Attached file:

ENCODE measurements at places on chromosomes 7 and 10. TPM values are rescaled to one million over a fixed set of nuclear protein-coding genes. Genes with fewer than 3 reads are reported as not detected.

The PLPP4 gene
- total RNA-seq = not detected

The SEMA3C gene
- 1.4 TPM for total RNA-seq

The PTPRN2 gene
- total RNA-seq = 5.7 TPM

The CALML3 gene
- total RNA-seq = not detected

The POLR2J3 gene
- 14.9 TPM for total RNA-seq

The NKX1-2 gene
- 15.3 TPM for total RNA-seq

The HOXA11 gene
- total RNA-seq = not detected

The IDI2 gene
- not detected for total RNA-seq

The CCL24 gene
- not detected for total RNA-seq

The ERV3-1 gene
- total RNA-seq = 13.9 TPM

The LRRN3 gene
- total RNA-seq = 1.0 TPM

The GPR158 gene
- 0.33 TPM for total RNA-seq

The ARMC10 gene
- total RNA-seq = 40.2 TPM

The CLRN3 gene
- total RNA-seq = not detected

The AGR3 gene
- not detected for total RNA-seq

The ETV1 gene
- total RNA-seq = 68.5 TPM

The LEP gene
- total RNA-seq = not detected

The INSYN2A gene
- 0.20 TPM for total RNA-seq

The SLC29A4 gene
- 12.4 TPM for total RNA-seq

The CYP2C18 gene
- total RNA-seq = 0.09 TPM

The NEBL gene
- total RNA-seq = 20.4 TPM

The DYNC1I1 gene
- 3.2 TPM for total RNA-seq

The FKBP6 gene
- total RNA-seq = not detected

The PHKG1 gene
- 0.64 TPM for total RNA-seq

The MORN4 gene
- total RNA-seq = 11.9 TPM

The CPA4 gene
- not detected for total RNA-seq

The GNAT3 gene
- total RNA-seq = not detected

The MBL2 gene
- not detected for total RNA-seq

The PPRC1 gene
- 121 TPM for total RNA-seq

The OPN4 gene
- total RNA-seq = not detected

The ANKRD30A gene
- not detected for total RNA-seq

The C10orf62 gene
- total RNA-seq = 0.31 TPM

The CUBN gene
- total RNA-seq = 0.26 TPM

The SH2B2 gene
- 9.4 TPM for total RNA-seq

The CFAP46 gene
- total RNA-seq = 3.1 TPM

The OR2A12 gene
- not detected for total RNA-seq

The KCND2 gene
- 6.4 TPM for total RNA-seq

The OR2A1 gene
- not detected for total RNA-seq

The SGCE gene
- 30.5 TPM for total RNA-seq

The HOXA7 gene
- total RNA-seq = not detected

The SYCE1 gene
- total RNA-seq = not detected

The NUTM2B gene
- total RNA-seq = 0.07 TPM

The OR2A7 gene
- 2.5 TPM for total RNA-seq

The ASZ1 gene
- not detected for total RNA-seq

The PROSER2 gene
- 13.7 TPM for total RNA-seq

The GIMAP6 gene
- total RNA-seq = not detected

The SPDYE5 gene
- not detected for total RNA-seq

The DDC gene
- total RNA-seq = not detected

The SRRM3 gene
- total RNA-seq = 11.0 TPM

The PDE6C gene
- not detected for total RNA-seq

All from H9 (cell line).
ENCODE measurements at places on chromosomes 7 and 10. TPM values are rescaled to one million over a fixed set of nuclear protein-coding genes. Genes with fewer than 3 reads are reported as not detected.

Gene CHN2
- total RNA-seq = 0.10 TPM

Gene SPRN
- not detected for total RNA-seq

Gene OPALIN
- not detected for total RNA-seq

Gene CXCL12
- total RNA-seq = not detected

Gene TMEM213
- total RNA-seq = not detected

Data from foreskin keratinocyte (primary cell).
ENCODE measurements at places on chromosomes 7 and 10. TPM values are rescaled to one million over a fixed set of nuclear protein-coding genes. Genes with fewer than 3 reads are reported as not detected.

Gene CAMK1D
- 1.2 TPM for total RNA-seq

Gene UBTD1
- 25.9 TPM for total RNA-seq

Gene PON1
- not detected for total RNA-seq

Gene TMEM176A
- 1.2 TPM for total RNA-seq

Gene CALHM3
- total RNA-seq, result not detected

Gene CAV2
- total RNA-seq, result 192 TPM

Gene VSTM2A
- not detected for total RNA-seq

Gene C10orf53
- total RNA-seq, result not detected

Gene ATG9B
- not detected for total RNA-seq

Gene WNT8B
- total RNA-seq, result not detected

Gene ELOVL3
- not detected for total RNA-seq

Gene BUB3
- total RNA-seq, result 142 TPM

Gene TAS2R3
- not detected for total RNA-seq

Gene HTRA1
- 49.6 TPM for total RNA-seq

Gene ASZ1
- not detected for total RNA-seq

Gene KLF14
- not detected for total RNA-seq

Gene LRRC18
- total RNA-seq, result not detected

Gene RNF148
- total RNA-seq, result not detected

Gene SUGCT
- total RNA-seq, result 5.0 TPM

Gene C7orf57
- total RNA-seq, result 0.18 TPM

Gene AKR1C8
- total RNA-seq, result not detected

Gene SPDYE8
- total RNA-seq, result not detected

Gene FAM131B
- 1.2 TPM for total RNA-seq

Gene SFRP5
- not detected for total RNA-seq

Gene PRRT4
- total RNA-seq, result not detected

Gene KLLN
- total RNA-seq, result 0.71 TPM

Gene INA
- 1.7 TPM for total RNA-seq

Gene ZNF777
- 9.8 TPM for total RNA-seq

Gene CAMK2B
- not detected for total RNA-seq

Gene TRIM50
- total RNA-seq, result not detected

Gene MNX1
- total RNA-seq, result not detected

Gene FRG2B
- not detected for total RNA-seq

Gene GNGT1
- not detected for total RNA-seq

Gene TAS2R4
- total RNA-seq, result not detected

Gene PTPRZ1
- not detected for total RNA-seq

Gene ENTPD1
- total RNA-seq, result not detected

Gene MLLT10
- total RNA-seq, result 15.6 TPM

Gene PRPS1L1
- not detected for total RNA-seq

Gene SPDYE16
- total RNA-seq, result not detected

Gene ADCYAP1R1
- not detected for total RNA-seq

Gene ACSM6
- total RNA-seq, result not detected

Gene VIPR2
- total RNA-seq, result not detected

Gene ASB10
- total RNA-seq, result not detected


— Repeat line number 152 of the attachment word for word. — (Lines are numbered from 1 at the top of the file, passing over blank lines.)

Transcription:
Gene SUGCT